Monday, May 15, 2017

A Week in Banda

April 23-May 2, 2017

Ever since I read Nathaniel's Nutmeg, a book about Europe's "Spice Race" to Indonesia in the early 1600's, I've wanted to visit Banda. The Dutch and English wrangled over exclusive access to nutmeg (primarily). During one of the plagues in Europe, some doctor declared that nutmeg would protect one from the plague... and the race was on.

Eventually the Dutch muscled out the English, and the peace settlement resulted in the British trading one of the Banda islands (the only one not already owned by the Dutch) for a scruffy little island that the Dutch owned in the New World (Manhattan).

So, arriving in Banda was like stepping into a history book--one I'd recently read.

As we wandered the narrow streets the first afternoon, we could see the relics left behind by the Dutch... Dutch architecture, cannons laying in the streets, and two old forts. We spent an hour or two in the so-so museum (Closed unless you ask for it to be opened, and the lightbulbs burned out over the exhibits, so we had to use the light from our cell phones to read the captions on the displays).

We spent the week stern tied to The Nutmeg Tree hotel & dive shop (just N of the big hotel on the water) in Banda. Reza has only been in business for 2 yrs, so he hasn't been mentioned by other cruisers. But we really enjoyed our stay. At one point during the week, we had 3 40'+ catamarans tied stern-to The Nutmeg Tree "wharf". Location: 04-31.38 S 129-53.86 E.

The Blue Motion dive shop mentioned by other cruisers has moved out of the big hotel and is one business north of The Nutmeg Tree, so there are two dive operations to chose from, side by side. We didn't really investigate Blue Motion--because we were tied to The Nutmeg Tree, we felt a little obligation to dive with them. Watching the busy Blue Motion Dive center, with it's gaggle of divers, we were happy with our choice. We all dove essentially the same sites, except we only dove with a couple of other people all week.

The Nutmeg Tree Dive Center is a small operation, but they had good reliable boats, and good rental dive equipment. We liked our dive guides, and the places they took us to also. Reza gave us a good price for diving--since we brought another boat in with us (since departed), he offered his standard rate less 20% (ends up being Rp400K per dive). We took our cell phone and got GPS waypoints and notes on the dive sites, but it would be difficult to do most of the sites on your own--on the walls you'd have to have a surface boat standing by, between currents and no place to anchor. It's been pretty good here. Not much macro but the coral is in great condition, and lots of fish, fantastic walls. There are a couple of nearby dives you could probably do from a dinghy (Lava Flow and the Lighthouse).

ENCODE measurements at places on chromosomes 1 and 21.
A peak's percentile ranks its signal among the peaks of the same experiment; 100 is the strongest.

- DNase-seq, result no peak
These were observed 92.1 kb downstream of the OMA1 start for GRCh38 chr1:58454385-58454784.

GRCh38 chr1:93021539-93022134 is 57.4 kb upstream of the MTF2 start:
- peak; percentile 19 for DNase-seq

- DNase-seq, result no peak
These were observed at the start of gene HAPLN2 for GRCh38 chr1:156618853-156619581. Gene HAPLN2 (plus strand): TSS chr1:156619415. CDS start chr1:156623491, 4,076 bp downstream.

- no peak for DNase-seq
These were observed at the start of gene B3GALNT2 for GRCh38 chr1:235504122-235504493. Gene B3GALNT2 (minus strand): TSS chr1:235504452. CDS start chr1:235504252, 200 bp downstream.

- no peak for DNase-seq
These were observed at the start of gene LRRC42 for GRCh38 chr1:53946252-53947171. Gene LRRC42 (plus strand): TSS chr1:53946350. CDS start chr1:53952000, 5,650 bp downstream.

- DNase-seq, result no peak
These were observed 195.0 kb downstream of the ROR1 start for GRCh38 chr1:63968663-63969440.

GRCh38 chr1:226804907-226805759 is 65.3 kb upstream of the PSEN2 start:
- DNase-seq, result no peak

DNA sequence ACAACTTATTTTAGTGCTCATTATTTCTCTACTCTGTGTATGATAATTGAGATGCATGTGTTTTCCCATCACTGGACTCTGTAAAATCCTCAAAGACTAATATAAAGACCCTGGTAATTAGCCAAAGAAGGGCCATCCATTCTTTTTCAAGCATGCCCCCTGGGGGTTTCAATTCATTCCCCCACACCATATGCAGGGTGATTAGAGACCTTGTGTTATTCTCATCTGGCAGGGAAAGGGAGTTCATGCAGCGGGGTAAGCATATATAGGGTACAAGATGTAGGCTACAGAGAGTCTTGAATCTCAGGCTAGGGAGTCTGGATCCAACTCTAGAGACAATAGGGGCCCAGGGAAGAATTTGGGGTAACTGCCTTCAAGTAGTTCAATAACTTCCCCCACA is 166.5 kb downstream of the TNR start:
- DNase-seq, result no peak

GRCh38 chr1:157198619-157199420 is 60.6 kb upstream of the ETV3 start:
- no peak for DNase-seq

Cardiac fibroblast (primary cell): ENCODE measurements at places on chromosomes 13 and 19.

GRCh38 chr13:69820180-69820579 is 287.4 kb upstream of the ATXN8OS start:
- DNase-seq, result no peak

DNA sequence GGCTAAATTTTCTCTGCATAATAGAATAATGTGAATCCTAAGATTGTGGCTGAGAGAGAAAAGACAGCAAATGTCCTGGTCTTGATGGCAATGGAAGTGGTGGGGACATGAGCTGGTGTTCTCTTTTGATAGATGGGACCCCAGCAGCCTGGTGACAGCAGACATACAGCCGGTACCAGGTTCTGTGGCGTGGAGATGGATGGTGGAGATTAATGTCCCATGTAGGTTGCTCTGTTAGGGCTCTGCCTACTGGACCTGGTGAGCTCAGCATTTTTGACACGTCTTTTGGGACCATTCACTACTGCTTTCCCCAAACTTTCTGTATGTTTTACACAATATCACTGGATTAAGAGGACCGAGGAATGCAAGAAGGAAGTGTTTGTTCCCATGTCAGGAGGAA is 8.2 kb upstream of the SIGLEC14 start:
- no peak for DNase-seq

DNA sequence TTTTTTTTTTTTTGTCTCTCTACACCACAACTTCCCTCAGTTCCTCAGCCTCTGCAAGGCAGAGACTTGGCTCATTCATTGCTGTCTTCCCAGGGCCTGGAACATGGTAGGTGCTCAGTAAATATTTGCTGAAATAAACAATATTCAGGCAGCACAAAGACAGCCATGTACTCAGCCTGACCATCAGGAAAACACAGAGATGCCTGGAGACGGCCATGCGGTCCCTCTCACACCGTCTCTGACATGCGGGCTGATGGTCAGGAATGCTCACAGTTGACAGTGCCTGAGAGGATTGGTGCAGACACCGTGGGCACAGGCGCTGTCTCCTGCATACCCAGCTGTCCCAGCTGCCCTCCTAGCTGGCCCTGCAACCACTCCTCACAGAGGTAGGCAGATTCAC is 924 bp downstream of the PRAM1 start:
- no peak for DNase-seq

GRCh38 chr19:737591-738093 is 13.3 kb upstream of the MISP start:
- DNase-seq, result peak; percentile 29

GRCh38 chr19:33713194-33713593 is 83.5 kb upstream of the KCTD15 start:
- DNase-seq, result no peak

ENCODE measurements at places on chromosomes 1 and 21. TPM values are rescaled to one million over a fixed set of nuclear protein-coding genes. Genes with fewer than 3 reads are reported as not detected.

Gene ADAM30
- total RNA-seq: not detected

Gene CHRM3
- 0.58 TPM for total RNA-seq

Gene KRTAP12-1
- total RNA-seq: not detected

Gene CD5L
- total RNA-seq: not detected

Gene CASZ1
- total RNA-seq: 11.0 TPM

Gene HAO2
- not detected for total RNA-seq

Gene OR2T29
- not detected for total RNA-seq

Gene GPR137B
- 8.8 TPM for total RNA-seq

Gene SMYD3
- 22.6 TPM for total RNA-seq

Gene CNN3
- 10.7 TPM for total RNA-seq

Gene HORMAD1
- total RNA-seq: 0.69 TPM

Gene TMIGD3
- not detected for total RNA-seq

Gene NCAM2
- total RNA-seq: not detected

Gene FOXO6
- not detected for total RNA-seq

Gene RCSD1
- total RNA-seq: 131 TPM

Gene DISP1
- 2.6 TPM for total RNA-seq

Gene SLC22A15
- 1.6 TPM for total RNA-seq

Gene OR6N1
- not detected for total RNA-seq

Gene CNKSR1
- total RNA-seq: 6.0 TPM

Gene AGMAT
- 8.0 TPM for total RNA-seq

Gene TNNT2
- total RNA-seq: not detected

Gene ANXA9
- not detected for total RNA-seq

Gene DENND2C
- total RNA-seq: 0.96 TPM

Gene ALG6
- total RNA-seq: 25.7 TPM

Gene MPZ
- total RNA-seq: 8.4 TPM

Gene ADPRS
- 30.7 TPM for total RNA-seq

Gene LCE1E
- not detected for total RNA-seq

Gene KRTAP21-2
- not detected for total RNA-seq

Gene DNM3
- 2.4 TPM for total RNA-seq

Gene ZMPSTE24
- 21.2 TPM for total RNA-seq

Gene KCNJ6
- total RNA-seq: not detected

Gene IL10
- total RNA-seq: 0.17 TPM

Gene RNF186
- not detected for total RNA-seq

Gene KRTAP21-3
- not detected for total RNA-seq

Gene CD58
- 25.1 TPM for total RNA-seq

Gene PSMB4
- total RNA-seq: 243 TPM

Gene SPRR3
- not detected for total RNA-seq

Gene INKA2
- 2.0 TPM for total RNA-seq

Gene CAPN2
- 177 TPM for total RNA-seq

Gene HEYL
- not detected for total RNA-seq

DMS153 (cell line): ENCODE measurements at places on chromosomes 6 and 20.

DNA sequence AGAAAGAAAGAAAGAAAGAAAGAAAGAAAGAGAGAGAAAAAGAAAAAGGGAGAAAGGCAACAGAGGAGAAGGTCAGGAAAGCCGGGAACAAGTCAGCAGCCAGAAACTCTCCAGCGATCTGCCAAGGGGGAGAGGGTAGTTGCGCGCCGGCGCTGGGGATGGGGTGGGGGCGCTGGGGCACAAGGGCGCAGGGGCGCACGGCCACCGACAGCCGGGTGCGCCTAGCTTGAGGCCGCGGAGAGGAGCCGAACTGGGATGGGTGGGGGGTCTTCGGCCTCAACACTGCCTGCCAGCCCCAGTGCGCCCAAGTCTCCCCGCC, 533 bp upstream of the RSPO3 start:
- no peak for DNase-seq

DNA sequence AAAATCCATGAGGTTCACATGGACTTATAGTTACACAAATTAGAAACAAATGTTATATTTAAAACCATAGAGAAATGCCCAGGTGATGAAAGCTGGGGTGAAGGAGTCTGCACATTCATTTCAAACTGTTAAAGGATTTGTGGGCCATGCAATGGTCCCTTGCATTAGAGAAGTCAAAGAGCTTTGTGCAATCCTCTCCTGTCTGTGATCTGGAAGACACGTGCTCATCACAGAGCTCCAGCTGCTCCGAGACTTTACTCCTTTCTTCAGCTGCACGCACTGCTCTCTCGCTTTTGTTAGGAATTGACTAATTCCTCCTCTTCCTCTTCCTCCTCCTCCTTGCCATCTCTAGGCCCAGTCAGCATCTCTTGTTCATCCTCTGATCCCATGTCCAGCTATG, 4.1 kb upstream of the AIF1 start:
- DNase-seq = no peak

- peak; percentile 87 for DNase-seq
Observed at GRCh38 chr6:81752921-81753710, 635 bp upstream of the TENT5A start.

Reza was very welcoming and does not charge for yachts to tie up to his place (though, if you plan to stay there and not dive with him, you should consider some monetary arrangement so he continues to be welcoming to yachts). He has free wifi at his hotel which he will let you use, and will take your trash. One of his guys filled our diesel jugs for us (for a tip). You could probably get water from him too (but we had enough rain while there to keep us full). Reza speaks excellent English and several others at his place do too. And he will serve meals if you want a break from cooking. Everything in Banda is within easy walking distance of his place.

There is a fresh market, and a fish market, side-by-side in town, within close walking distance of The Nutmeg Tree. But only little shops for your other supplies, so don't expect to do a big provisioning here.

We ate out almost every night, including at The Nutmeg Tree, experiencing the buffet at the Cielu Bintang Resort (much-mentioned for their support to cruisers visiting during rallies), and the very nice but small restaurant on the corner--with signs and menus in English and a big No Smoking sign on the porch.

If you really MUST anchor, you CAN go around the south side of Banda Neira and anchor between Banda Neira and Banda Besar--the depths are reasonable there, and there are a number of fishing boats anchored in the area. But if approaching from the south, you cannot get into the harbor with your big boat--there is a power line strung across between Banda Neira and the other island immediately west of it, at the southern end. But if you want to anchor out vs be stern tied to the sea wall, the southern anchorage may be the best bet. The "4 moorings" inside the harbor were not to be found, and whatever moorings might be there were continuously occupied by 1-2 large local fishing boats. (They must kick those guys off the moorings when the rally comes through, and renew the moorings).

The only problem we had in Banda was with cash--the only ATM on the island (BRI) didn't like either of my Visa-backed debit cards from two different banks. Ended up using a Mastercard credit card which worked OK. The manager at Cielu Bintang will also do a cash advance on a credit card, for a 2% fee.

We loved Banda and could have easily spent more time there. As we found in Triton Bay, the area resorts go into "off season" mode from June-September. Friends who stopped in Banda in June found Reza gone and The Nutmeg Tree dive operation shut down. And the ferry schedule changes (few flights and ferries from Ambon).

Sherry & Dave

Cruising West Papua, Indonesia. Due in Sorong for July 27th visa renewal
At 6/29/2017 8:30 AM (utc) our position was 03°55.27'S 132°48.91'E

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